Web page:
We have such a diverse landscape in the Peak District, ranging from open moorland and gritstone edges to soft green pastures and rolling hills, but one of my favourite places for a dogwalk is walking in the woods. In the Summer, it is cool and you can avoid the harsh summer sun (if you want to), in the rain, you are protected from the weather by walking under this huge “natural umbrella” and in the Autumn, woods are great for kicking along the leaves that have fallen. The woods take on a whole new persona as each season passes. The other great advantage, is that you don’t have to keep an eye out for livestock, as you very rarely find them in woodlands.
I was extremely pleased to find a book in my local library about Exploring Woodland: Peak District and Central England: Bk. 4 , it taught me a few new walks and places that I had never been. I thought I would share a few places with you before I send the book back.
I have picked the larger woods, where the book suggests that dogs are allowed, but this is by no means an exhaustive list, just a few walks that I like the look of.
Longdendale Estate (Stalybridge) – 865 acres
Directions: From A57 in Glossop take the B6105 and follow the road alongside the reservoirs until you reach Torside car park. (National Park Information Centre). SK008975
Details: The woodland has a path which climbs uphill via Wildboar Clough, and a stream that cascades down. You can enjoy views across to the reservoirs and moorlands. Access to the woods is via the Longendale Trail which is part of the Trans Pennine trail.
I’m pretty sure this is where Tilly and I stopped off for a dog walk after we had been further North to visit potential stud dogs earlier in the year. It is a beautiful area to walk.
I found a blog post which someone else wrote about a dog walk around Torside Reservoir which I’m sure the author won’t mind me sharing with you.
Upper Derwent Woodlands (2012 acres) SK173893
Situated off the A57 west of Sheffield.
There is a visitor centre at Fairholmes where there are toilets and snacks available. There are several waymarked walks from Fairholmes but there are lots of other footpaths that you can follow to make up your own route. The dams here were used by the “Dambusters” during the Second World War and there is a museum which tells you more about this on the west side of the Derwent Dam.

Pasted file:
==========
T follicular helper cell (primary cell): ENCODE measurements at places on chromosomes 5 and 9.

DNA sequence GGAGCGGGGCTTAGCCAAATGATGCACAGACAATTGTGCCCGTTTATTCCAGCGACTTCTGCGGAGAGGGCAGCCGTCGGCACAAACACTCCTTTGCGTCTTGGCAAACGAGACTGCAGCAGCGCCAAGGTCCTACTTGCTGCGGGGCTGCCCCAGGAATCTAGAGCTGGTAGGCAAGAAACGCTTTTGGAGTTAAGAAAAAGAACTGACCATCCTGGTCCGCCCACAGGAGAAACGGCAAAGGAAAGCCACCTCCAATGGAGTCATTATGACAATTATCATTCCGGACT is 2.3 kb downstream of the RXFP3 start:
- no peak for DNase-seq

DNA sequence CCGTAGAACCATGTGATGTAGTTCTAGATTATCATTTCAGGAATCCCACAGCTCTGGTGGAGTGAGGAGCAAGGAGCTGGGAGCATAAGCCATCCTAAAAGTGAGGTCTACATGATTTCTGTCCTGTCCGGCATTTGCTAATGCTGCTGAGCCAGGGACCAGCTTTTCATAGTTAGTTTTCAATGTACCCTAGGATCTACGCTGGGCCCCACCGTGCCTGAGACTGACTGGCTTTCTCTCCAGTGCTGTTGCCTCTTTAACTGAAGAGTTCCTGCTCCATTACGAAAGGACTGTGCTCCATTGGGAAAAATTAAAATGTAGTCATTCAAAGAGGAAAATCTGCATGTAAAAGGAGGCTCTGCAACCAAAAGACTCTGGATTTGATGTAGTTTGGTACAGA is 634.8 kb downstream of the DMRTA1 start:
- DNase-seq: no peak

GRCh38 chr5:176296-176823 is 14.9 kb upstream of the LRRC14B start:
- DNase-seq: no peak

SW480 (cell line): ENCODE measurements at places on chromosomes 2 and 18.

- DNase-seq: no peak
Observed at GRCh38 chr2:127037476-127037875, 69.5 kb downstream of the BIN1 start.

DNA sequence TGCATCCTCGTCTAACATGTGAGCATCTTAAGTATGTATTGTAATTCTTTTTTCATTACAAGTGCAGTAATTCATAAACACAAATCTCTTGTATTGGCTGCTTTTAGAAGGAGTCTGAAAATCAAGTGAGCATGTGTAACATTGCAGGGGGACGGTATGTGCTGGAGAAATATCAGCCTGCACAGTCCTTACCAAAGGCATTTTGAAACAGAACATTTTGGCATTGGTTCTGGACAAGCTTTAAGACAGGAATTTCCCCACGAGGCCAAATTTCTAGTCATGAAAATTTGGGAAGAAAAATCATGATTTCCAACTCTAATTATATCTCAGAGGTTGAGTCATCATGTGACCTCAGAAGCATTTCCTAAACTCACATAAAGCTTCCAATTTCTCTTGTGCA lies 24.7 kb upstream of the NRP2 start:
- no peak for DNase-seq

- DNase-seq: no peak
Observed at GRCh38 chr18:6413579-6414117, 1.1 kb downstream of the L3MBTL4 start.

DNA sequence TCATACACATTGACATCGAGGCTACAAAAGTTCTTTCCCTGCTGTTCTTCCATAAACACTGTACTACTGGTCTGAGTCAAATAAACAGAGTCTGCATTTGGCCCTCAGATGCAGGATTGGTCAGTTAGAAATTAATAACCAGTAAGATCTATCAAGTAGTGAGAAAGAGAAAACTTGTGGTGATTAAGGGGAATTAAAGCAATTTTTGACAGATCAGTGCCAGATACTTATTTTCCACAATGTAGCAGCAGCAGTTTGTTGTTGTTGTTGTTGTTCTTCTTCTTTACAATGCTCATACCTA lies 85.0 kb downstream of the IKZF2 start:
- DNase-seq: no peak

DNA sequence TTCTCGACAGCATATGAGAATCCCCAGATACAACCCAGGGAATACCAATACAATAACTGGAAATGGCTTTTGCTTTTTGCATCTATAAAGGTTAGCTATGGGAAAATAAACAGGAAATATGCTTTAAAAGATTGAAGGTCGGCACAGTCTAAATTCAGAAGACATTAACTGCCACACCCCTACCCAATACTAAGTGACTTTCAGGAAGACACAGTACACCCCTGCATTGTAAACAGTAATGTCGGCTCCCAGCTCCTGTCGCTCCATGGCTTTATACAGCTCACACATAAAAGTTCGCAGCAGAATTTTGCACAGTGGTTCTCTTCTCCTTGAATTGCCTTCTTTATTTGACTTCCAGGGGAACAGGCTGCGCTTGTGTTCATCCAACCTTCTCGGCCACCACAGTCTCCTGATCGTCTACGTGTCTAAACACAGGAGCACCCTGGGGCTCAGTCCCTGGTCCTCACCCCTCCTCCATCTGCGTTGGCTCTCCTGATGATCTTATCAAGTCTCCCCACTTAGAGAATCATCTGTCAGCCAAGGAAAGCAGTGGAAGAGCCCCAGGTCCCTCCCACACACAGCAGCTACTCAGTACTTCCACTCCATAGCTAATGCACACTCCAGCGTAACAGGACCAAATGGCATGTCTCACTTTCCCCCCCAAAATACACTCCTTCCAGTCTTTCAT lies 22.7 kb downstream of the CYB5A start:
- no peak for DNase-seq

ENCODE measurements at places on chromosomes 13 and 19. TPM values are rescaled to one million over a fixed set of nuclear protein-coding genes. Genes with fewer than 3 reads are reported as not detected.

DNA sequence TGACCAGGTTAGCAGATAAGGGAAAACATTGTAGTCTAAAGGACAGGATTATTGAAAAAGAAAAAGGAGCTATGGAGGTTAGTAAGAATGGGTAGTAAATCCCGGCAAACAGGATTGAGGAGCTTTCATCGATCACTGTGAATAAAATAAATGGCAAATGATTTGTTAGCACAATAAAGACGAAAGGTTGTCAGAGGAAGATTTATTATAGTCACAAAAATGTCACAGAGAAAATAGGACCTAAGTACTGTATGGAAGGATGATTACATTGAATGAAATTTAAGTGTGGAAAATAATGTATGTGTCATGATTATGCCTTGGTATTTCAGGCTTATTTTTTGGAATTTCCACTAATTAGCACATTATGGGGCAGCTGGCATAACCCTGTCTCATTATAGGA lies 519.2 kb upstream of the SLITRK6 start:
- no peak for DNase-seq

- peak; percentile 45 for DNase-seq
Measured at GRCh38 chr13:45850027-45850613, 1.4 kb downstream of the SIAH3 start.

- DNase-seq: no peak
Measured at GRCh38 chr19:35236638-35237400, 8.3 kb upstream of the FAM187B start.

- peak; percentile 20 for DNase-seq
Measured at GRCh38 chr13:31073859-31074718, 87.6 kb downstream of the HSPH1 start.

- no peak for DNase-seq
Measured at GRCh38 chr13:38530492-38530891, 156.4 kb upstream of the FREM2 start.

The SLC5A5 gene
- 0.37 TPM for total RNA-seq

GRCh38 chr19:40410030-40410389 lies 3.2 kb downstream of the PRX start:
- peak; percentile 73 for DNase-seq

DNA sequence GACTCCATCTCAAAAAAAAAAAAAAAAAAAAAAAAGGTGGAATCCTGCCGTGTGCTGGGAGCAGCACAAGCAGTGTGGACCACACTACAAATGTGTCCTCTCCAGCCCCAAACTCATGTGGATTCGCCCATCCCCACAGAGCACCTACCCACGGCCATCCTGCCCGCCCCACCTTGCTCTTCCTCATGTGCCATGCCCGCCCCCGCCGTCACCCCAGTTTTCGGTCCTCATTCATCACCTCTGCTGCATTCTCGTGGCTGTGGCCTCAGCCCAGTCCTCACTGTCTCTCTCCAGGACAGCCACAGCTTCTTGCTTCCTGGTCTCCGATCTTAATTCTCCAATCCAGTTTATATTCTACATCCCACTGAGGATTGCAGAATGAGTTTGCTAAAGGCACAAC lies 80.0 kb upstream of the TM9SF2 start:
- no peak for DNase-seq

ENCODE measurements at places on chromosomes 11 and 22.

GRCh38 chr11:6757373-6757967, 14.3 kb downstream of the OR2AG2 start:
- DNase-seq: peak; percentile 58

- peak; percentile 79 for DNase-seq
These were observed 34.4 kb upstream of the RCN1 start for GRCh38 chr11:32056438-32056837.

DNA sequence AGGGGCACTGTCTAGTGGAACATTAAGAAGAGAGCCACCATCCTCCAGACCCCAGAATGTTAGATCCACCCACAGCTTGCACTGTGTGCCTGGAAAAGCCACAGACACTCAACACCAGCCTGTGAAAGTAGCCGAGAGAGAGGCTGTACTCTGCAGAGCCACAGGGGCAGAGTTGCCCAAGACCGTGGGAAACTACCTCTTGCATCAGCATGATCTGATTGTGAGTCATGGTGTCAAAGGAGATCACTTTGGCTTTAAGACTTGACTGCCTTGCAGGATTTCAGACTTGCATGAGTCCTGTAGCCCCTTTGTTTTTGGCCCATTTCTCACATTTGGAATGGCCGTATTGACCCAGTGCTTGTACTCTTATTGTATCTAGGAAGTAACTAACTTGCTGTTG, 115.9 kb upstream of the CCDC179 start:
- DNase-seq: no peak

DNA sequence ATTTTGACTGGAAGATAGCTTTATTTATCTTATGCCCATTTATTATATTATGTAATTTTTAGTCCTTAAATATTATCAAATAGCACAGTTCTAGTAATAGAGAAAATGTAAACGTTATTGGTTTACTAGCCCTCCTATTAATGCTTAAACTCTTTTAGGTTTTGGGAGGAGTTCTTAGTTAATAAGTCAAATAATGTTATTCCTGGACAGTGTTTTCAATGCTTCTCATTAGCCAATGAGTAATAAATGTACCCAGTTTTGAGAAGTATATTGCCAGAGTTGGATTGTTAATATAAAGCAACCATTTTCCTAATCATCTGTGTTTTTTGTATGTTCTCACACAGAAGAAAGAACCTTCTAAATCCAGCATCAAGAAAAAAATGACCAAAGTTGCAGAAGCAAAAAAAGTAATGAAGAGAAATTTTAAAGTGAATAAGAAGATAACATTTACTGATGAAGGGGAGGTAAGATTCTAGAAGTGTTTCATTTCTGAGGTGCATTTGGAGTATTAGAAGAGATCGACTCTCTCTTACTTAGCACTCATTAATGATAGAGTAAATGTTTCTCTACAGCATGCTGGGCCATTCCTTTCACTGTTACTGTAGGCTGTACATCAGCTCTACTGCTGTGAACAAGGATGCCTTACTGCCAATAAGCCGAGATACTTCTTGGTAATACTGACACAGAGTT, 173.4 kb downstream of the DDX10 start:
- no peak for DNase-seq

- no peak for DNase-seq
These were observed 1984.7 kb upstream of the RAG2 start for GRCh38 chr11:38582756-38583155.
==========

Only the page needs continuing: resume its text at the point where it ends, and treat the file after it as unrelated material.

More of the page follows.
Wharncliffe Woods (1127 acres) SK324951
Directions: (Sheffield) From A61 turn West towards Grenoside. Take the Woodhead Road north through the village. The wood is on the left once you are through the village.
The woods is part of the South Yorkshire Forest. Wharcliffe Chase was part of a Royal Hunting Lodge and in Greno Woods stone was mined. There are access routes for bikers, horse riders and walkers.
Rivelin Valley (Sheffield) – 247 acres. SK324888
Directions: From A61 at Owlerton take the B6079 towards Malinbridge. The wood is on the right once you have passed through Malinbridge.
Here there are some wonderful walks along the riverside. You will see evidence of the area’s industrial heritage on your walk, including dams, millponds and weirs.
Padley Gorge – 62 acres SK257799
Directions: Take the B6521 towards Calver. From A623 turn onto B6001 at Calver and then B6521 in Grindleford towards the station. Park at the station.
There is a great circular walk from Grindleford Station- walk along the river cross the wooden footbridge to the open country above the woodland and cross down to the other side of the gorge – taking in the contrast between open moorland and shady woodland. There are refreshments at a cafe close to the station. Large seating area outside.
Linacre Woodlands (200 acres) SK335728
Directions: Located off B6050 west of Cutthorpe – near Chesterfield.
Woodland surrounds three reservoirs, but there are also lots of footpaths around the edges of the woodland – so you can avoid the reservoirs altogether if you wish. There are toilets on site.
Eccleshall Woods – Sheffield (346 acres) SK323824
Directions: From the A621 turn west at the Beauchief traffic lights onto Abbey Lane.
This is the largest ancient woodland site in the Sheffield area, where lots of wildlife can be found. There is an extensive network of public footpaths and bridleways and a special trail for less able people.
Black Rocks – Cromford (210 acres) SK291557
Directions: Take the B5036 off the A6 south towards Wirksworth. After approx 1 mile turn left into Black Rocks car park.
The name Black Rocks, takes itself from the huge gritstone rocks which are visible at the entrance to the site from the car park. There are a couple of well marked routes, which take you through forests and sections of open woodland with heathers. The site also crosses the High Peak trail – popular with walkers and cyclists.
Here is a useful map of the Black Rocks way marked trails.
This is just a small selection of the woods that you can explore in the Peak District, but great for a short stay or simply an afternoon out with the dog and kids.
Hope you enjoy.